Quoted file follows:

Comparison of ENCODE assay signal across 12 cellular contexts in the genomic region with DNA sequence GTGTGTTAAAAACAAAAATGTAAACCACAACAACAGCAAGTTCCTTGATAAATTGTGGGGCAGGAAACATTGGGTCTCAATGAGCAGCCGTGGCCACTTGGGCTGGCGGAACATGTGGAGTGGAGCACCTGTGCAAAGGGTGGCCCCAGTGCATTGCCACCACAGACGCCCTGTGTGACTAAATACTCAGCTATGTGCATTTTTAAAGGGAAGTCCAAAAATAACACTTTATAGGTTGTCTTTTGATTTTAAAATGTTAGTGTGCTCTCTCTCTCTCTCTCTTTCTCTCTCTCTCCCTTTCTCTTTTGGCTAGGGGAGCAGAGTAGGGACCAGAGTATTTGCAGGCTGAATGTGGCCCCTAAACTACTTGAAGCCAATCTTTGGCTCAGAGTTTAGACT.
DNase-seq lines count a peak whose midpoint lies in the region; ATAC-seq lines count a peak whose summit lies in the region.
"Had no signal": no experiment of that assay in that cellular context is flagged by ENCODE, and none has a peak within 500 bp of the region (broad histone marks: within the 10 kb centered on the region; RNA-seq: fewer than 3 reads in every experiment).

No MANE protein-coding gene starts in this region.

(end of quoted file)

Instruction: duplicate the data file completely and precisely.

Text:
Comparison of ENCODE assay signal across 12 cellular contexts in the genomic region with DNA sequence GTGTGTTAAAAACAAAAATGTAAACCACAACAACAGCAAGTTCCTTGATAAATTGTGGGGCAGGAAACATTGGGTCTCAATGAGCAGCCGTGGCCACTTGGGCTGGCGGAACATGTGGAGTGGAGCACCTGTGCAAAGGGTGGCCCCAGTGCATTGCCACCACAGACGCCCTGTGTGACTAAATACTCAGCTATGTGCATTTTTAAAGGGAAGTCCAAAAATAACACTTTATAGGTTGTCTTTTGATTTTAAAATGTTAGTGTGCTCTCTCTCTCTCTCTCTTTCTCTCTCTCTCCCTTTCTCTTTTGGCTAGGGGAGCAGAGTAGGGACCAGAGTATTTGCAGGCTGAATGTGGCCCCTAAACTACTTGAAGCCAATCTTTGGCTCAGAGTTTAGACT.
DNase-seq lines count a peak whose midpoint lies in the region; ATAC-seq lines count a peak whose summit lies in the region.
"Had no signal": no experiment of that assay in that cellular context is flagged by ENCODE, and none has a peak within 500 bp of the region (broad histone marks: within the 10 kb centered on the region; RNA-seq: fewer than 3 reads in every experiment).

No MANE protein-coding gene starts in this region.